Jurassic Coast Mudslides

More warnings of landslips in coastal areas

People are continuing to be urged to take care around cliffs in Dorset after further landslips and rockfalls in recent days. Landslips and rockfalls are common along this stretch of the south coast, which is constantly eroding, and this is one of the reasons it has been designated a World Heritage Site. But recent exceptional rainfall combined with periods of warm weather has left some of the cliffs in West Dorset in an unpredictable, and potentially unstable condition, with a heightened risk of additional landslides, mudslides and rock falls.

Cliffs along the Jurassic Coast are always unpredictable, but currently, there are particular concerns about the instability of the cliffs at Monmouth Beach in Lyme Regis. Many other cliffs in the area have the potential for occasional, but large landslides or rockfalls, as seen last night at Stonebarrow, near Charmouth, and recently at, Seatown, Golden Cap. And Hive beach.

The advice, as always, is to stay well away from the cliffs and mudflows, and to beware of quicksand. Visitors should also be aware of the tides, as it is possible to become cut off from the normal exit points to and from the beaches. Dorset County Council has been working to provide assistance to landowners by providing signs and people to give out advice to the public.

New warning signs have been put up along the coast to add to public notices that have been prepared for tourist information centres and other strategic points in the area. The beach and South West Coast Path between Freshwater and Hive beaches remains closed following the landslip there in July. This will be reviewed when further safety assessments have been carried out. There are many beautiful beaches and seafront walks where visitors can enjoy days out, with the main amenity beaches at Charmouth, Lyme Regis and West Bay unaffected. West Dorset is a fabulous place to spend time in the natural environment, and we encourage people to do this in the safest possible manner.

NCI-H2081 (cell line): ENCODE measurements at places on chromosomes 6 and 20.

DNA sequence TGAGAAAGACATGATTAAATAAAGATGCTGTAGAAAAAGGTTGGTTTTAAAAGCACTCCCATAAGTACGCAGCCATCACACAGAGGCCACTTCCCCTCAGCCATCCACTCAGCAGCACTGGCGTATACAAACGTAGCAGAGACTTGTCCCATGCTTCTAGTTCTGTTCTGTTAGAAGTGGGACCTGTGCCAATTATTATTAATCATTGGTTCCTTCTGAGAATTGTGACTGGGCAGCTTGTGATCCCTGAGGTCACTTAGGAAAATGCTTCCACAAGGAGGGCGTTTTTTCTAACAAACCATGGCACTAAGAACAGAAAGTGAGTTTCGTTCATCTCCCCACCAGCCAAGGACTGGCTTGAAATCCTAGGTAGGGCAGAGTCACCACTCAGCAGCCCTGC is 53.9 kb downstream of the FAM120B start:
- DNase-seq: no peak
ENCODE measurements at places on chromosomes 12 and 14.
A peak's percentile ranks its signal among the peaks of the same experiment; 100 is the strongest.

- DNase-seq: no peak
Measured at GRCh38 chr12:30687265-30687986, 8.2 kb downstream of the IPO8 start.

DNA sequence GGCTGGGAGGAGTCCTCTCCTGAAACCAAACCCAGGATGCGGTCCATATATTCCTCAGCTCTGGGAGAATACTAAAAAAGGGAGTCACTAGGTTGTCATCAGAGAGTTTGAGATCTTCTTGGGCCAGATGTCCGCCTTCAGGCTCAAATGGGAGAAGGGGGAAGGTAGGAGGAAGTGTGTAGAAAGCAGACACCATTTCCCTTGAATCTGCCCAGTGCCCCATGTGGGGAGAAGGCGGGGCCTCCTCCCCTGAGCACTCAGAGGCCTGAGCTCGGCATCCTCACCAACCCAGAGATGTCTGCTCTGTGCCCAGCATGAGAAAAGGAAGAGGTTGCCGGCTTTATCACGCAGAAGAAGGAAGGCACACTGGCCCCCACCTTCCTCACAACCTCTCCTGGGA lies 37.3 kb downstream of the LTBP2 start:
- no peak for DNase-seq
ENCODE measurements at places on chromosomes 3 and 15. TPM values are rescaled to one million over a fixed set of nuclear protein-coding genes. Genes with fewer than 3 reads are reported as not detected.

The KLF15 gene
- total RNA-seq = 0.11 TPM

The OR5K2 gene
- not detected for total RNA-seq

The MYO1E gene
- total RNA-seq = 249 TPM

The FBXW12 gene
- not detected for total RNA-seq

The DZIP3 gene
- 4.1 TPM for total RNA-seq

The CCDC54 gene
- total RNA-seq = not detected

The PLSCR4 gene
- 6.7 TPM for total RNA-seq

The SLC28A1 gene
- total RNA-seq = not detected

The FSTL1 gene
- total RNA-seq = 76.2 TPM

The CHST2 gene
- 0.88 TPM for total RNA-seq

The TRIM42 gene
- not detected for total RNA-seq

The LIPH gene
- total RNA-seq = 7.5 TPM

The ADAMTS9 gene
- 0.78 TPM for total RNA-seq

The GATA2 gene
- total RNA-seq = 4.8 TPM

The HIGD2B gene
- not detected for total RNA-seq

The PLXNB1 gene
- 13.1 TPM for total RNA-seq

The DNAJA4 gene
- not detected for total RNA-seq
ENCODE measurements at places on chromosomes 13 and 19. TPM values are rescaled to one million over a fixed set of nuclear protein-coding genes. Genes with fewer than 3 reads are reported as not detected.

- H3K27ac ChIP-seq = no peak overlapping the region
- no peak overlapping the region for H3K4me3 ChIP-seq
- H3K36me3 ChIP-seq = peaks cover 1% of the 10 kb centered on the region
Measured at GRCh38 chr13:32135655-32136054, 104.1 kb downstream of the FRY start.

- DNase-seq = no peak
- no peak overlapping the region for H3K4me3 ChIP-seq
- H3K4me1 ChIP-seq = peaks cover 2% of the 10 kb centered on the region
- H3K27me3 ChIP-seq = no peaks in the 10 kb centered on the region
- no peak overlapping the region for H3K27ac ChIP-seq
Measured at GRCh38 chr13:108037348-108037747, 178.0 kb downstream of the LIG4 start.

Miles Butler, director for environment at Dorset County Council, said: “We are lucky to have a stunning coastline on our doorsteps that we can all enjoy. “But there are dangers, especially around the cliffs, which have become extremely unpredictable following recent changes between wet and warm weather. “As always, we would urge people to be careful and stay away from the cliffs and take notice of warning signs, even if you know the area well.” People can report unstable sections of cliff or rock fall to the Jurassic Coast team at Dorset County Council on 01305 221000.

Paul Compton Public Relations Officer Dorset County Council 01305 224725


Published on 11/08/2012.

More latest news >